Members of the Bharatiya Kisan Union (Ekta Sidhupur) launched an indefinite strike on Tuesday and blocked the Badal-Bathinda road to demand a judicial probe into the sale of substandard seeds and pesticides to cotton growers.
Though the farmers had planned to protest outside the residence of chief minister Parkash Singh Badal at Badal village, but the police foiled their plans and disallowed them to march towards the CM's village.
The police restricted protesters to Nandgarh village, situated 15 km from Badal, following which hundreds of farmers camped on the main road and started raising slogans.
It may be mentioned that even after the state government announced to initiate a girdwari to assess loss to cotton growers, the despair among the farmer fraternity has been growing continuously for the past several days.
Besides a judicial probe, the farmers have been demanding early amendments in the compensation policy by immediately calling an assembly session. However, the farmers demanded `40,000 per acre as compensation to affected farmers.
Meanwhile, on the other side, as per the government policy, in case of 100% damage to the cotton crop, the affected farmers will get compensation of `8,000 per acre, of which 5,400 will be shared by the Centre, while the state government will contribute `2,600.
In the case of 33%-75% damage, the farmers will be compensated at `5,400 per acre, while for 26-32% damage, the farmers will get only `2,000 per acre.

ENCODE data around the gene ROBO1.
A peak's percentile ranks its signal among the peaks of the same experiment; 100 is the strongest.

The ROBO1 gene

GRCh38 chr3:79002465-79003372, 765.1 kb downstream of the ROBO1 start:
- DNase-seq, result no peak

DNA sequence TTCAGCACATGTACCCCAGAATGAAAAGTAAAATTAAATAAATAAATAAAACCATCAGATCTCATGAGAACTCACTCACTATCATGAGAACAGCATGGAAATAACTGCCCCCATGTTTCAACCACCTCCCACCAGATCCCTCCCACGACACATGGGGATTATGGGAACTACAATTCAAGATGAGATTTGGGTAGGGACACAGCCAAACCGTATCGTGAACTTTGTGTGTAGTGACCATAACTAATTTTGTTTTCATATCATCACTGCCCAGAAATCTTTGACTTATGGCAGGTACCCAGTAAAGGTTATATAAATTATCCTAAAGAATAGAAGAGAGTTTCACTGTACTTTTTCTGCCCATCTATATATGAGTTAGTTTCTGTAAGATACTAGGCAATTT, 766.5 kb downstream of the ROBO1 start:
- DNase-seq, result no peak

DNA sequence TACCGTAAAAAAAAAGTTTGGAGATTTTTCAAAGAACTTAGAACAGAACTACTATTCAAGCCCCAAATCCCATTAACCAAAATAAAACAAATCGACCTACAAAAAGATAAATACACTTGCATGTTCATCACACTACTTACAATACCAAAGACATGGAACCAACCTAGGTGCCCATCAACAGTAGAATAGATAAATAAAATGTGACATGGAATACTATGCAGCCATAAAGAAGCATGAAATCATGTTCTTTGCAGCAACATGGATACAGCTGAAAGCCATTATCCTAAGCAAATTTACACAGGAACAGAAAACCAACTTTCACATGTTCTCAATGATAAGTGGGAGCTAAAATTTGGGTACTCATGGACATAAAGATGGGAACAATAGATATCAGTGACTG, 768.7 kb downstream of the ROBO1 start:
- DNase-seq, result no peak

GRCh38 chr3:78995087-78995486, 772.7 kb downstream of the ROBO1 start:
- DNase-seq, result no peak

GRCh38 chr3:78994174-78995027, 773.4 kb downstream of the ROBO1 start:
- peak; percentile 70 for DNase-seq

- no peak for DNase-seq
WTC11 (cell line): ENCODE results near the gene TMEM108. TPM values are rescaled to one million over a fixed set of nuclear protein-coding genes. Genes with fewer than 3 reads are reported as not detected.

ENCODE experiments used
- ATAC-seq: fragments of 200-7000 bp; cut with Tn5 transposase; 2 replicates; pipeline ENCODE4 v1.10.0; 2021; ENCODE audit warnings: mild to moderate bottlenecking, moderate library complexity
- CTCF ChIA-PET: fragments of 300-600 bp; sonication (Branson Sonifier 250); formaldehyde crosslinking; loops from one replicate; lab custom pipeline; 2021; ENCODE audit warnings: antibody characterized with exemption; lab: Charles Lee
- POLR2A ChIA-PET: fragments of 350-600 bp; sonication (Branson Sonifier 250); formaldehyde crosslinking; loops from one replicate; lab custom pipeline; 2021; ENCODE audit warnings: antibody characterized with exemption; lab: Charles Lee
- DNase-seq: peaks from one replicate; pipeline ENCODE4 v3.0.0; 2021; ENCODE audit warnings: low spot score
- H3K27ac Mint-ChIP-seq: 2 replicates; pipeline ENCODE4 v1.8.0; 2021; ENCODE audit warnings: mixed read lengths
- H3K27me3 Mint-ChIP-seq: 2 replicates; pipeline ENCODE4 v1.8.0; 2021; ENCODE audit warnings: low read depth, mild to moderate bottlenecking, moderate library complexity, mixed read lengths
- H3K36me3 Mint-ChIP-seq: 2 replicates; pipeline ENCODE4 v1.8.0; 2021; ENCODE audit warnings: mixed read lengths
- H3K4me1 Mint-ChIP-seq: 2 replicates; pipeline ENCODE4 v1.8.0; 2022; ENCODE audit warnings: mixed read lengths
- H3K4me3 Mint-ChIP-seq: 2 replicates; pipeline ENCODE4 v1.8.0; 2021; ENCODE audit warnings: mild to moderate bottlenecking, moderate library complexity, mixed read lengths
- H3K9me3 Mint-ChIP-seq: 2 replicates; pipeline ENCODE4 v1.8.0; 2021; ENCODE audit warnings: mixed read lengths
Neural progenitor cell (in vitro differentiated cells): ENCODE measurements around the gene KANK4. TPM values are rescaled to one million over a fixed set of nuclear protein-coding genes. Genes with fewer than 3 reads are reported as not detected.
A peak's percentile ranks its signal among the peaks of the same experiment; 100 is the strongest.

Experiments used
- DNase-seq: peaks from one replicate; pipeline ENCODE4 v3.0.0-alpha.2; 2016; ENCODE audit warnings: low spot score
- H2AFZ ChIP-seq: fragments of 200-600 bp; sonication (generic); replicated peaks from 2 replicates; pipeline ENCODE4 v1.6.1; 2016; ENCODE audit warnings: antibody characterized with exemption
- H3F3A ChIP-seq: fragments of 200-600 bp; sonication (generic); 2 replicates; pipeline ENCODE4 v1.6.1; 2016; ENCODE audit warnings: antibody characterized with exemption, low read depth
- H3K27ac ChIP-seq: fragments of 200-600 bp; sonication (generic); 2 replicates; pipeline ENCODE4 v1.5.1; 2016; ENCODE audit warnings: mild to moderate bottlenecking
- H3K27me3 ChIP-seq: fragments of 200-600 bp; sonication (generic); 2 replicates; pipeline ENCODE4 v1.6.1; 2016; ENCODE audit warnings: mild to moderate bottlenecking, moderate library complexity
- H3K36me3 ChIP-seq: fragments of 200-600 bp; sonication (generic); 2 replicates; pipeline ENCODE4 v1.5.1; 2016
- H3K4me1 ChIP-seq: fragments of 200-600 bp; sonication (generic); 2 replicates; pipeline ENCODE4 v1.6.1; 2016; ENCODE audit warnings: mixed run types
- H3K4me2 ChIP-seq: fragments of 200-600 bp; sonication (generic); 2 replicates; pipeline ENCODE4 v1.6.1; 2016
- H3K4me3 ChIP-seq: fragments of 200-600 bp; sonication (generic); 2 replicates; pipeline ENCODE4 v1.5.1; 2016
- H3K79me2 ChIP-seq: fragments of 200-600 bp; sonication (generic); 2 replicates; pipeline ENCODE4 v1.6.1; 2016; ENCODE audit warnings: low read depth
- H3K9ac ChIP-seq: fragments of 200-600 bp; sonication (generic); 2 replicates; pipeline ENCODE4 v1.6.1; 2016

Bogh Singh Mansa, general secretary of the union, said the state government was solely responsible for the loss to farmers, since it failed to check the alleged nexus between the agriculture department and pesticide distributors, which resulted in the distribution of ineffective and spurious pesticides.
"The inquiry announced by the government to check the quality of pesticides is a mere eyewash. Therefore, a judicial probe must be ordered to bring out the truth," he said.
Pertinently, the samples of the pesticides recovered after a raid on private godowns in Raman Mandi, failed the laboratory test and were found unfit for use.
Whitefly destroying the cotton crop. (HT Photo)
The subsidised pesticides, provided to farmers during this season, had failed miserably to control the severe attack of whitefly in the cotton-dominated belt.
"Will the compensation of mere `8,000 per acre help farmers to meet its loss?," asked Kaka Singh, senior vice-president of the union.
"We will not lift the protest till the government initiated a concrete dialogue with us regarding the fulfillment of our demands," he added.
Meanwhile, later in the day, the farmers managed to breach the police cordon and decided to camp in Chak Attar Singh Wala village during the night.
Meanwhile, additional deputy commissioner Varinder Sharma met farmers and assured them of taking up their demands with the state authorities.
Tight security arrangements have been made to maintain law and order in the area.